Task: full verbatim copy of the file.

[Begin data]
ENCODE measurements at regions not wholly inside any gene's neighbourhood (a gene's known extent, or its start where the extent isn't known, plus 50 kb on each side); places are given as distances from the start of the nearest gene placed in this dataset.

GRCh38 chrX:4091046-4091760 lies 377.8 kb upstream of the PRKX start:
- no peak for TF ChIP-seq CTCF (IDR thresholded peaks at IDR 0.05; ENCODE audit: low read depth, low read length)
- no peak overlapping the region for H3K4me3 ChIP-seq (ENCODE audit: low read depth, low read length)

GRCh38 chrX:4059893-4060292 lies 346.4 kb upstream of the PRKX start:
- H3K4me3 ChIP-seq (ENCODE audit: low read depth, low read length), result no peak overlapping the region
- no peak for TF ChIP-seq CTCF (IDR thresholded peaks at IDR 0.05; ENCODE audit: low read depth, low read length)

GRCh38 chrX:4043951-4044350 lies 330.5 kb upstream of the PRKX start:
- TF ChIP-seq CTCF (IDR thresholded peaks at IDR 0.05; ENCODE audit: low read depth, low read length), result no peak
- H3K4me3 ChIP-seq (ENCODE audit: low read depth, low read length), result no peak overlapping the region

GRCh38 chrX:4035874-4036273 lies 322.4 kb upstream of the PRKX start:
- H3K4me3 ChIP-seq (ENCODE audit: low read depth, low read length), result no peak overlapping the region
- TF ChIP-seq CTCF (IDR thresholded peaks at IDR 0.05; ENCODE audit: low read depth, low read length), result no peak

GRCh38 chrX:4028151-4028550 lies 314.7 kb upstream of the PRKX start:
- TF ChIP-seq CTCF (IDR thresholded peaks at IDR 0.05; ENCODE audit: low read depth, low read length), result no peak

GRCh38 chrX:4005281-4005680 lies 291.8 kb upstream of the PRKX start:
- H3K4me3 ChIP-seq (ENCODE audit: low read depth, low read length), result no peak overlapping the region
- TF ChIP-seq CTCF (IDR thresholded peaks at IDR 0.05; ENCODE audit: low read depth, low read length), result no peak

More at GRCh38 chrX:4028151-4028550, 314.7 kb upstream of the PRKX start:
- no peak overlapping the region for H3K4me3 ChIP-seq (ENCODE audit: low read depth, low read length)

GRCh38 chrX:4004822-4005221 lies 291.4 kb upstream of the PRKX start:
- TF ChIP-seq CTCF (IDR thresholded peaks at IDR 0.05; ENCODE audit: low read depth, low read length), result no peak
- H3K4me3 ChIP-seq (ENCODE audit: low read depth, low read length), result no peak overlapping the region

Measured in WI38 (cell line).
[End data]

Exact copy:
ENCODE measurements at regions not wholly inside any gene's neighbourhood (a gene's known extent, or its start where the extent isn't known, plus 50 kb on each side); places are given as distances from the start of the nearest gene placed in this dataset.

GRCh38 chrX:4091046-4091760 lies 377.8 kb upstream of the PRKX start:
- no peak for TF ChIP-seq CTCF (IDR thresholded peaks at IDR 0.05; ENCODE audit: low read depth, low read length)
- no peak overlapping the region for H3K4me3 ChIP-seq (ENCODE audit: low read depth, low read length)

GRCh38 chrX:4059893-4060292 lies 346.4 kb upstream of the PRKX start:
- H3K4me3 ChIP-seq (ENCODE audit: low read depth, low read length), result no peak overlapping the region
- no peak for TF ChIP-seq CTCF (IDR thresholded peaks at IDR 0.05; ENCODE audit: low read depth, low read length)

GRCh38 chrX:4043951-4044350 lies 330.5 kb upstream of the PRKX start:
- TF ChIP-seq CTCF (IDR thresholded peaks at IDR 0.05; ENCODE audit: low read depth, low read length), result no peak
- H3K4me3 ChIP-seq (ENCODE audit: low read depth, low read length), result no peak overlapping the region

GRCh38 chrX:4035874-4036273 lies 322.4 kb upstream of the PRKX start:
- H3K4me3 ChIP-seq (ENCODE audit: low read depth, low read length), result no peak overlapping the region
- TF ChIP-seq CTCF (IDR thresholded peaks at IDR 0.05; ENCODE audit: low read depth, low read length), result no peak

GRCh38 chrX:4028151-4028550 lies 314.7 kb upstream of the PRKX start:
- TF ChIP-seq CTCF (IDR thresholded peaks at IDR 0.05; ENCODE audit: low read depth, low read length), result no peak

GRCh38 chrX:4005281-4005680 lies 291.8 kb upstream of the PRKX start:
- H3K4me3 ChIP-seq (ENCODE audit: low read depth, low read length), result no peak overlapping the region
- TF ChIP-seq CTCF (IDR thresholded peaks at IDR 0.05; ENCODE audit: low read depth, low read length), result no peak

More at GRCh38 chrX:4028151-4028550, 314.7 kb upstream of the PRKX start:
- no peak overlapping the region for H3K4me3 ChIP-seq (ENCODE audit: low read depth, low read length)

GRCh38 chrX:4004822-4005221 lies 291.4 kb upstream of the PRKX start:
- TF ChIP-seq CTCF (IDR thresholded peaks at IDR 0.05; ENCODE audit: low read depth, low read length), result no peak
- H3K4me3 ChIP-seq (ENCODE audit: low read depth, low read length), result no peak overlapping the region

Measured in WI38 (cell line).